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Identifying Inflammation

By: Annet King
Posted: March 30, 2010, from the April 2010 issue of Skin Inc. magazine.

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One crucial key to addressing all of these concerns is supporting and maintaining healthy lipid barrier function. A defect in the skin’s protective outer layer, known as the lipid barrier layer, may allow irritants, such as microbes and allergens, to penetrate the skin, causing a domino effect of adverse reactions and symptoms. With this in mind, a threefold strategy makes sense for combating inflammation.

  1. Containment and the reduction of current symptoms
  2. Avoidance of known triggers
  3. Enhancement of skin’s natural lipid barrier

The skin’s barrier function is mainly attributed to the lipid components of its outermost layer, the stratum corneum, which effectively protects the body from drying out and prevents foreign substances from penetrating the skin. By maintaining the barrier lipid layer at its peak performance level, the damaging effects of environment and lifestyle on the skin can be controlled.

Easing up on exfoliation

The first—and possibly most urgent—step in helping clients recover from inflammation and to prevent future inflammation is to assess their exfoliation habits. Sensitization can occur as the result of aggressive procedures and products that are often used in reckless combination by clients without the supervision of a skin therapist.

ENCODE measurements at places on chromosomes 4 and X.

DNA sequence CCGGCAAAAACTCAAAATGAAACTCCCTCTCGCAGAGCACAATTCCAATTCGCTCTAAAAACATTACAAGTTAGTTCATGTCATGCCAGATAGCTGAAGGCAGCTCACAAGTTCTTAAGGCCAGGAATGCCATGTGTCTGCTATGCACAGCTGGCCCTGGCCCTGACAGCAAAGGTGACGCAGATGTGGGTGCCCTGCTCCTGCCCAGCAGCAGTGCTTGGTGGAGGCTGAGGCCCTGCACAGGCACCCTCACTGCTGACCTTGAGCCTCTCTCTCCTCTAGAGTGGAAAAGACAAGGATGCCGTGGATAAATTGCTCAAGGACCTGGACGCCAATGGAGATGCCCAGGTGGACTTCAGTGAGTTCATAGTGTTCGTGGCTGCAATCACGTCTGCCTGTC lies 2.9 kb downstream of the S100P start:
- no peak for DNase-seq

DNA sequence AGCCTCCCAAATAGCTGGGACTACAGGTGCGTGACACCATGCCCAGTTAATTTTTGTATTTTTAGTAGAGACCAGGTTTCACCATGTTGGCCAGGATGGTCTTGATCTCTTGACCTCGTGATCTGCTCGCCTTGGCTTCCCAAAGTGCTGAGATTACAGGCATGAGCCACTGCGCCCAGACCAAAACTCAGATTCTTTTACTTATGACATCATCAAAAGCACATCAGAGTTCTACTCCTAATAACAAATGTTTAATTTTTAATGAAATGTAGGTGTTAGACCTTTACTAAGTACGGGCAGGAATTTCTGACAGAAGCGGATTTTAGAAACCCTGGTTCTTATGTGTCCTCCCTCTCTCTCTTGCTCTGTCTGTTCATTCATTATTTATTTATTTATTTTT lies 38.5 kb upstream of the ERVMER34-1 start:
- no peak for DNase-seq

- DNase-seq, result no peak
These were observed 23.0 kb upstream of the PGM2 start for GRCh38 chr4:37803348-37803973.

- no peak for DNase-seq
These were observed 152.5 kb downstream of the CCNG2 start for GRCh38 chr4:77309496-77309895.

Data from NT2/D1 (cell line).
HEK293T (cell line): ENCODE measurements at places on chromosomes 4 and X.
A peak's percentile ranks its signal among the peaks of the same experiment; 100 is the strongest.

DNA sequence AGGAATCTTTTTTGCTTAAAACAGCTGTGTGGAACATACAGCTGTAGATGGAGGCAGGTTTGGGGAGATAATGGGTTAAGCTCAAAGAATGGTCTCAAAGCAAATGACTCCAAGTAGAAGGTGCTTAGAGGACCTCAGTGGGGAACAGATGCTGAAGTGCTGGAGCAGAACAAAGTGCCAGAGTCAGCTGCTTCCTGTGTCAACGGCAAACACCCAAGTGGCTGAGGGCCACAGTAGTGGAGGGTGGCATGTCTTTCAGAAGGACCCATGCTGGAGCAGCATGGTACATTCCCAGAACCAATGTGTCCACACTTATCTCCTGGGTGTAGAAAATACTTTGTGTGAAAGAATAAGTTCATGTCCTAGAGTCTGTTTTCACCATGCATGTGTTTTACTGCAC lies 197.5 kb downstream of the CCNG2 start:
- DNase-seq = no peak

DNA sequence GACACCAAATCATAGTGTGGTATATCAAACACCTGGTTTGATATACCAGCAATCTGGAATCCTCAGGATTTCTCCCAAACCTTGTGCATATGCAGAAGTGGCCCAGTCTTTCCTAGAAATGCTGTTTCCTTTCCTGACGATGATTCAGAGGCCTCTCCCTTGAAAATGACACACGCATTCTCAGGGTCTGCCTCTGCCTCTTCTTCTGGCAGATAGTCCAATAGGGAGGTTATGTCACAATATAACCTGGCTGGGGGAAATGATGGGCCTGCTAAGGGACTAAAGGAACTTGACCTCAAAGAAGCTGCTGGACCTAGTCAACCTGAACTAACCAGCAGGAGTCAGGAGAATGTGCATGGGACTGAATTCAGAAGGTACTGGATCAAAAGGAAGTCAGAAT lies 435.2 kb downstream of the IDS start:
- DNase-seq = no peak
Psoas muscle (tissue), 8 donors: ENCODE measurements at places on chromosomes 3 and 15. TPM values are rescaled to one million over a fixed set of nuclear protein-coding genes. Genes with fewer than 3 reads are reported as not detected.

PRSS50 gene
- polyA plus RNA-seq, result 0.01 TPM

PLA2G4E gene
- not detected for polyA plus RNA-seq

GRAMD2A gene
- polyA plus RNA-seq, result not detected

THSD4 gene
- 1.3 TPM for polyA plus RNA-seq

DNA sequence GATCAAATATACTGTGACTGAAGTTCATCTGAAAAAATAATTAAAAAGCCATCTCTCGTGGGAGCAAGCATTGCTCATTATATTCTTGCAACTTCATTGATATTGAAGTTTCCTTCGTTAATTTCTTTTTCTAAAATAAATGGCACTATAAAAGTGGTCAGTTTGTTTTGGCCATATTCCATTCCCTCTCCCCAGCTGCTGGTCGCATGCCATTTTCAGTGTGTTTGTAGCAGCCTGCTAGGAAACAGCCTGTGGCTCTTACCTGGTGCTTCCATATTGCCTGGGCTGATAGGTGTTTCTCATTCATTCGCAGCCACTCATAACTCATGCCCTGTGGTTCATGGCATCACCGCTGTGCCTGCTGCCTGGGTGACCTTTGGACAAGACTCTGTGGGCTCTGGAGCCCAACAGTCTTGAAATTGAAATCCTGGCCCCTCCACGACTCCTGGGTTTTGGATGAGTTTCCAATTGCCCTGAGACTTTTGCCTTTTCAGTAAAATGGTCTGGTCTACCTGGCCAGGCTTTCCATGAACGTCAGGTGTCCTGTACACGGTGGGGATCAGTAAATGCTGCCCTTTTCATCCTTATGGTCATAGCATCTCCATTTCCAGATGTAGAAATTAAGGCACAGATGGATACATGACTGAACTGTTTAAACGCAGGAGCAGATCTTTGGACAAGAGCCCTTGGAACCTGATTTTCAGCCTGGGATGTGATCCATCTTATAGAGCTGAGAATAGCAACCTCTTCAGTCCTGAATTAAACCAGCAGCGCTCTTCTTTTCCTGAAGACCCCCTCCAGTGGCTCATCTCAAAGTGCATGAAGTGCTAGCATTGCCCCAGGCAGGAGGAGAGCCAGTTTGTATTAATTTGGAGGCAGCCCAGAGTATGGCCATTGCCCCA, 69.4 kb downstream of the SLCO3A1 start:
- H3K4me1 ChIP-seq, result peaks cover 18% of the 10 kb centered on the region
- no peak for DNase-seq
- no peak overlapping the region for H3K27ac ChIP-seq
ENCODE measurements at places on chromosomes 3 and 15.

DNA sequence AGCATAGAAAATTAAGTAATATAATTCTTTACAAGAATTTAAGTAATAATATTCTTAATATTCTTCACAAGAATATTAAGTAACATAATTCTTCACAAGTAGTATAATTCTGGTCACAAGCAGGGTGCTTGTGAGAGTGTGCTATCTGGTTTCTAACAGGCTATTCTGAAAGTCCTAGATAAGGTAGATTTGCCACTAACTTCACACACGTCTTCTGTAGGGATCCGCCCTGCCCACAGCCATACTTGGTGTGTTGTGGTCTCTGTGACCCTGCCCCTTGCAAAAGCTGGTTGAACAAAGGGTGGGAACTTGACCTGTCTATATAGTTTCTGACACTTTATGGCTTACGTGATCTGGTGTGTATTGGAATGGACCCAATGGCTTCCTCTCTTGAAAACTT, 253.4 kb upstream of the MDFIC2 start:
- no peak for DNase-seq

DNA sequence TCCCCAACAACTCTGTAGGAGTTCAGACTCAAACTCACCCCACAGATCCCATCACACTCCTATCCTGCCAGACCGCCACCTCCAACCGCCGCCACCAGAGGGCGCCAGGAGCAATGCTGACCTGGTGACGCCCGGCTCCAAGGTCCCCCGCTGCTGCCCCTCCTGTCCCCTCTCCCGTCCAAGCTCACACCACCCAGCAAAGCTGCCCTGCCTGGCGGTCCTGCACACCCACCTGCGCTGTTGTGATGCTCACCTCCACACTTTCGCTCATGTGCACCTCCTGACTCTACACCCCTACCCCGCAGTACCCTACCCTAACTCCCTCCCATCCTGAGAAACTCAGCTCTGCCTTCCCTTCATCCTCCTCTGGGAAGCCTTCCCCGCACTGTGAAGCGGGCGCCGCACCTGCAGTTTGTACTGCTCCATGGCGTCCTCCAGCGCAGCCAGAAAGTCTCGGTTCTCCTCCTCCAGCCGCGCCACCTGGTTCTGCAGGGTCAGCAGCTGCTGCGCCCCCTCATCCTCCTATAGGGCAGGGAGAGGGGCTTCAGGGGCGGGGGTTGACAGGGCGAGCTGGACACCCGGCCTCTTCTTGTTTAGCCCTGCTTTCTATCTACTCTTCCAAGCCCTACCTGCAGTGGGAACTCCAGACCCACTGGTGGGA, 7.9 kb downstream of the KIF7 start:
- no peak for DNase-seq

When working with those who are suffering from inflammation, begin by taking a full history of their exfoliation practices. If the words “glycolic acid” and “do-it-yourself home microdermabrasion kit” pop up, the answer is clear. In any case, discuss all exfoliants used by the client at home and spa procedures they have experienced, as well as any other intrusive practices that may affect the lipid barrier. Then, depending upon the client’s skin condition, begin to build a program of restorative and protective treatments, and home-care products. See Ideal Anti-inflammatory Ingredients for components to consider when constructing this type of program.

Striking a healthy balance

As always, when developing an at-home program for clients, be sure to include comprehensive sun protection. Sensitized skin—especially that which has been abraded—will be highly reactive to ultraviolet (UV) exposure. The combination of inflammation and solar exposure greatly increases the likelihood of long-lasting hyperpigmentation, so be sure that clients are well-protected from additional photosensitivity.